I often get asked what it's was like to learn Russian, and how difficult I found it.
So here are 10 facts about the Russian language and what it's like to learn, if you're
interested in learning or just interested in general.
- There are 33 letters in the Russian alphabet - each letter is a sound, like 'r' or 'sha'. And
putting the sounds together is how you read.
- Russian handwriting uses letters not symbols, so you don't need to be an artist! It can take a bit
of time to get speedy at, but once you've got it, it's fine.
- The alphabet is not the hardest point in the language for most people. My students can read basic
words in the first lesson. Then it usually takes around 4 lessons to read fairly confidently. There
however some really long words, which can be tricky to read even at intermediate level.
- So what is the hardest thing? … I think there are 3 things: that are hardest. I'll do them in the
next three points. Firstly, unlike other languages we learn, there are six 'cases' in Russian. These
basically rules, which mean you have to change the endings of the words in a sentence when saying
different things. For example, you have to change the ending of 'black cats' when saying 'I love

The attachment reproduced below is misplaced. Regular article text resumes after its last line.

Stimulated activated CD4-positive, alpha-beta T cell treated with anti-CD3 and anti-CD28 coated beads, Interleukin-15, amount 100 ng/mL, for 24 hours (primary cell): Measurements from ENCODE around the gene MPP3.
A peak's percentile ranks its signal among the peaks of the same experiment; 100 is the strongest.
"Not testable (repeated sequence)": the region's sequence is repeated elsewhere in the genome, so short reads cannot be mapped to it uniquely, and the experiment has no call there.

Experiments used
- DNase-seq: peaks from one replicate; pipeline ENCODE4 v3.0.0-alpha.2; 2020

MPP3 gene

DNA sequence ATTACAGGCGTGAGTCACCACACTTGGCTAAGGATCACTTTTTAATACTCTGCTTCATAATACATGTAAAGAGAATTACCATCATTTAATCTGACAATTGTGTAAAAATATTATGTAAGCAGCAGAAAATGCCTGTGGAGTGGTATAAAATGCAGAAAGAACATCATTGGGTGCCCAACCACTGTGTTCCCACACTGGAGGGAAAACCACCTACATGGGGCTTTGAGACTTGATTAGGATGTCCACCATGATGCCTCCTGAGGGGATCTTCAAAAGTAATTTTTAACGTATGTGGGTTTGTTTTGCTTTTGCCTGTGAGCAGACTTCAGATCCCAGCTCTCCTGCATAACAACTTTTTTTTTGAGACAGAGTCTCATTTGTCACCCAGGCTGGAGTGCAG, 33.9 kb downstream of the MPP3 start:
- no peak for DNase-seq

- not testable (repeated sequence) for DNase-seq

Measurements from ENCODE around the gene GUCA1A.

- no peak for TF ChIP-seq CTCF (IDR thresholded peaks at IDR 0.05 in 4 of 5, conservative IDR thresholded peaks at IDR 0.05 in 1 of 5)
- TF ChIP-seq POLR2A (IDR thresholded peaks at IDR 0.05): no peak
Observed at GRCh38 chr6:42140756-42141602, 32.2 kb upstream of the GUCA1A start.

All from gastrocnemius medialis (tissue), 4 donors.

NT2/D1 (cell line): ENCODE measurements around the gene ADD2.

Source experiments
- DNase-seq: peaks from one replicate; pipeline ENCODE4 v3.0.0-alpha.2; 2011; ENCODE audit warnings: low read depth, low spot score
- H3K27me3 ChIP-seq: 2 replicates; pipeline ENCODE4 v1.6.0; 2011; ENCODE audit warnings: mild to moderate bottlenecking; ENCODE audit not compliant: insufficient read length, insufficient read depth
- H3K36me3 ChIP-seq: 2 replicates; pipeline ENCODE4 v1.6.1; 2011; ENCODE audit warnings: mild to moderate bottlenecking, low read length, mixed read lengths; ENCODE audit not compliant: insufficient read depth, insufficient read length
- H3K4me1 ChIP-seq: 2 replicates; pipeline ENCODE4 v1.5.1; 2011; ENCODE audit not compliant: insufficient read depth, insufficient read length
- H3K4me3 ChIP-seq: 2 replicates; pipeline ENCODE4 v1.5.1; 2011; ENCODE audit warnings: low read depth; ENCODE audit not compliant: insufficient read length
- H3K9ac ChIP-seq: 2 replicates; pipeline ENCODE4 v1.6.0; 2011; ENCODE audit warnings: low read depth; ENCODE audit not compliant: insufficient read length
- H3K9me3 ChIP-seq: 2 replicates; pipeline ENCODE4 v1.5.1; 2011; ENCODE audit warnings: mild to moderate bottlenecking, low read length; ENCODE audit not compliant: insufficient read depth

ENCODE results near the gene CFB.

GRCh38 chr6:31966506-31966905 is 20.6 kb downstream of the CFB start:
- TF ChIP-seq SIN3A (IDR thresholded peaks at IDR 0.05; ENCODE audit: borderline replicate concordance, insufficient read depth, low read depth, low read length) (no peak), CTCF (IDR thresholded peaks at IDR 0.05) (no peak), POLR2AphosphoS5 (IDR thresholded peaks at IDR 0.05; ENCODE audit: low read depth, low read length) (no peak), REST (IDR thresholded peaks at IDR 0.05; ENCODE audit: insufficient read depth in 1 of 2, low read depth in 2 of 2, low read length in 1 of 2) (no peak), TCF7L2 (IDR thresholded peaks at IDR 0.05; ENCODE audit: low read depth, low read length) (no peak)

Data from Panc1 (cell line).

black cats' just because there's a rule there.
- Secondly, there are loaaads of different ways to say 'to go.' You don't just go in Russian. Do you
go by transport, on foot, one way, or there and back? It all matters!
- Thirdly, Russian verbs (doing words like 'to play') come in pairs. For every one verb in English,
there are two in Russian to learn. These three points are the hardest things in the language. If you
get the hang of these, you really will be speaking Russian properly.
- There is no word for 'a' or 'the' in Russian. Which makes things easier! To say I am a tourist you
just say 'I tourist.'
- Another good thing is there are plenty of words in Russian that are taken from English, so are the
same as in English!
- Babooshka actually means 'grandma' in Russian. :)
- There are 3 genders in Russian. Unlike French or Spanish, where there is masculine and feminine, in
Russian there is also a neuter gender.